Aiming to take it easy on the Sunday following our epic walk, we headed on the bus to Gamlehaugen. I’m going to jump in here and say the Norwegians have their public transport sorted. The buses were so nice (compared to London), easy to understand for those not from Bergen or Norway wider, or who speak any Norwegian at all, and an unlimited week Skysspass (like an Oyster card) cost us £24 each for the whole week, regardless of whether we used the Bybanen (like a tram or the DLR which services the whole wider Bergen area) or the bus. It made it so easy to get around everywhere as even though we toyed with hiring a car, quite frankly we just did not need one! On to Gamlehaugen, and I found out a little about this again from Tripadvisor when I was looking up places we could have a swim. As it was our summer holiday we wanted to get into a body of water at some point, even if there were no beaches! The royal residence of Gamlehaugen was only a short way out of town and the perfect place for a dip. A modest (by British standards) but nonetheless beautiful castle stands amidst some expertly kept grounds- and it’s completely free to go. Better still they have a lake open to swimming, surrounded by trees and mountains as far as the eye can see. It was so idyllic and the best way to relax our aching muscles in the cool water! It was a scorching day, and being as we’d been told it rains most of the time in Bergen- we were extremely lucky to not have it rain on us once the entire time we were there!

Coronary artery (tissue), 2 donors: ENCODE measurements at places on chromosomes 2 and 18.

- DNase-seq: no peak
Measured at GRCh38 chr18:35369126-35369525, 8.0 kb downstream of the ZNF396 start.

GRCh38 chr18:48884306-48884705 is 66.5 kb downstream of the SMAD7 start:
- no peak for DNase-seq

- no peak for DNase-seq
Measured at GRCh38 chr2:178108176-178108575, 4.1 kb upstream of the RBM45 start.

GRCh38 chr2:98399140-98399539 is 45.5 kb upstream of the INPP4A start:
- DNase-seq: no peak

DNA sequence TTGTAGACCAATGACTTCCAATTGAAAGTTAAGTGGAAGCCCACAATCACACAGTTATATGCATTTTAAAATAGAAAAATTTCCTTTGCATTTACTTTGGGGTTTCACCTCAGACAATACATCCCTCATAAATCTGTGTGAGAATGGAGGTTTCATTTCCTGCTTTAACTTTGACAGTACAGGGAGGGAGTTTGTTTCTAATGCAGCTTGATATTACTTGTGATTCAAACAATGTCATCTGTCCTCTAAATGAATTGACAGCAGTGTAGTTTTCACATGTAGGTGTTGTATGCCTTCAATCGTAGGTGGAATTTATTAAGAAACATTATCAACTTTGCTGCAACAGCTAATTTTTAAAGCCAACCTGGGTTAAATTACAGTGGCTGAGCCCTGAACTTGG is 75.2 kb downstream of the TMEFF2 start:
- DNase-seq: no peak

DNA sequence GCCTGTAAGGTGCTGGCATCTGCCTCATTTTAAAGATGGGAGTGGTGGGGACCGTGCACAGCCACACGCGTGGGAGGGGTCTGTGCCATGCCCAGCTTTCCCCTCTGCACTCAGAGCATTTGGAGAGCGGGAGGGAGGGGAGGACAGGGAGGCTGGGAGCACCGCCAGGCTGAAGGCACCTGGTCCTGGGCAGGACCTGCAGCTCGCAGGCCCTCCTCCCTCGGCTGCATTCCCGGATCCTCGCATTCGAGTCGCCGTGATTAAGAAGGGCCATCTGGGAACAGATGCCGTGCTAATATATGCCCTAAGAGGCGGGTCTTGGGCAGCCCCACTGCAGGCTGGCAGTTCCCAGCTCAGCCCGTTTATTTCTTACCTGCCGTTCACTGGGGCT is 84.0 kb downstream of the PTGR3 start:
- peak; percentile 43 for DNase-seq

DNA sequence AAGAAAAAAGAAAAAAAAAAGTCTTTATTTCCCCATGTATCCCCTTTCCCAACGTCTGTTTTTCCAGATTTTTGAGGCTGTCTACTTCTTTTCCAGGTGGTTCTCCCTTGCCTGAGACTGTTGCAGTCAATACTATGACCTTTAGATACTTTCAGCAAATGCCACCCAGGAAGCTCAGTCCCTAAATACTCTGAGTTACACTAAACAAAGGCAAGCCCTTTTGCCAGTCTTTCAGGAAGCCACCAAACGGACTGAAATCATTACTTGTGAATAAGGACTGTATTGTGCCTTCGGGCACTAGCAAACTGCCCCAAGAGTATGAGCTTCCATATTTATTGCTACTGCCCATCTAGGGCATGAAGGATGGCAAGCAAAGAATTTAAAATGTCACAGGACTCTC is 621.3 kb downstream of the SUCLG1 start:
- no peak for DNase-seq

To Gamlehaugen we took a picnic, and brought tupperware with sandwiches in from the best sandwich shop ever; Godt Brod, which is a chain, and basically means good bread, and boy is it good. It’s basically artisanal Subway, with locally sourced produce, dreamy cheeses, a selection of meats and spreads, so delicious- and we popped back a fair few times to pick up lunch for big trips while were there. After lounging at Gamlehaugen in the sun, we started on an ill-advised walk to the Fantoft stave church. I say that, as according to the map it looked pretty rural and like a nice country walk, but inadvertently ended up as a major roadside walk that wasn’t quite as nice! But, we did end up walking around the wider area of Fantoft, with people having BBQs and lounging outside in their gardens, and it was interesting to see the suburbs and how they compared to the UK. The stave church, as with the walk there, left a little to be desired in all honesty. After a disproportionate entrance fee and an unsightly and super detracting chain link fence surrounding it, the magic was dampened somewhat, but it was still interesting to see. Don’t go out of your way though- we would’ve been more disappointed if we’d have spent a whole day planning to see it and headed out of town for that only.